Monday, December 16th, 2019

Grande Strider 22 Mega-Rib

Published on March 7, 2014 by   ·   No Comments


So what size is your average RIB (Rigid Inflatable Boat), something between ten and twenty foot?  Basically anything from a zippy little number to water-ski off, up to a comfy stable tender to take passengers from ship to shore.  But 72ft?  Do we really need 72ft?  Christian Grande seems to think so.

The young Italian, a graduate from the Modena School of Car Design, spreads his talents across houses, car baby seats and showers, but he has a real passion for yachts.  Having put together designs for Sanlorenzo, Abarth and Sessa (he has worked on over 70 models for Sessa), his latest creation is for Milan-based RIB experts – Sacs Marine.  Introducing the 72ft Strider 22.

To give you an idea of scale, the Strider 22 is almost exactly the same length as the all-new three-cabin Princess S72 also appearing on this site, one that has a 3.9 metre garage to accommodate what could/should be your standard RIB.  So why the need for a mega RIB?

Sacs Marine call it “new-age” and “unsinkable” – granted the latter does sound immensely appealing.  The interior is also infinitely customisable to suit the owner’s needs, with plans already on the drawing board for several configurations up to three cabins with en-suite bathrooms.  Outside, the bow has seating cushions, retractable sofas and a dining table with retractable awning to shade from the sun.  Meanwhile the stern has a swim platform plus stairs that lift to give access to the tender garage (hang on, isn’t this supposed to be the tender?).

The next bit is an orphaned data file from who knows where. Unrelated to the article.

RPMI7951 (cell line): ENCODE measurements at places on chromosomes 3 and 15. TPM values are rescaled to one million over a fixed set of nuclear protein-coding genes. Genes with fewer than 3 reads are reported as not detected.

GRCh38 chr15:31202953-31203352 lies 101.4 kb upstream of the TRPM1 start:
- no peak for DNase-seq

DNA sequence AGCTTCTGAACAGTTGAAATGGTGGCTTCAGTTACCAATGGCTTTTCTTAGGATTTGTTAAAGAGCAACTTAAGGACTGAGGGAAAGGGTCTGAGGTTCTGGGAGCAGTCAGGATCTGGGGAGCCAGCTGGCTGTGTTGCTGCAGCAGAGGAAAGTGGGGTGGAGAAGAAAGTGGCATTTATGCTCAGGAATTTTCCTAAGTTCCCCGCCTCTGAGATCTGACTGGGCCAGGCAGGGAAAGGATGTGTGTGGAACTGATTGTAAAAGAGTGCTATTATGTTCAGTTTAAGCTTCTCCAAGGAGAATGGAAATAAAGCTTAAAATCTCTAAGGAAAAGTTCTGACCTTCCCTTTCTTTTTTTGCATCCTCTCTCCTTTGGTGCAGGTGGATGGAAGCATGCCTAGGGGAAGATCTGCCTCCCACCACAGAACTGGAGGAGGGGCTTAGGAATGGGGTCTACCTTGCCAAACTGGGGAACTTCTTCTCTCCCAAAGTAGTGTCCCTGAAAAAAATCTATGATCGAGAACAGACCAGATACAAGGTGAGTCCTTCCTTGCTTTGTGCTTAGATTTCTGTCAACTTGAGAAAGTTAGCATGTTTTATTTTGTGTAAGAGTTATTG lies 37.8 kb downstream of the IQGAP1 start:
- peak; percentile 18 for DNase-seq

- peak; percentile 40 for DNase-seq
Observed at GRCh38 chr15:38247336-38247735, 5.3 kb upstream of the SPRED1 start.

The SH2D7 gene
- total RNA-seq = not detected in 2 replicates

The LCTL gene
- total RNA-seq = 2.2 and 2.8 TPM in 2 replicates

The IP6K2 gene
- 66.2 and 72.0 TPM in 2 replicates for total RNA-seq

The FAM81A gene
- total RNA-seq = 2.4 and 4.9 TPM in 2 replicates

So if it’s the tender with a tender, what use does Sacs Marine envisage for Christian’s voluminous RIB?  It could be the ultimate chase boat for a large mothership, playing a supporting role to transport guests, store water toys or accommodate staff such as nannies or bodyguards.  Basically the Strider 22 meets the needs of owners who want to overcome the natural boundaries of the RIB category, of which they appreciate the inherent qualities, but at the same time dream of unconventional yachts.

The Strider 22 pledges to be easy to manoeuvre and moor, so can be solo-skippered, and, according to the marketing bumph, its overall look is “enriched by elusive lines, aggressive and zoomorphic shapes” and has a “clear reference to feral muscles waiting to pounce on a prey”.  We’ll take their word for it.

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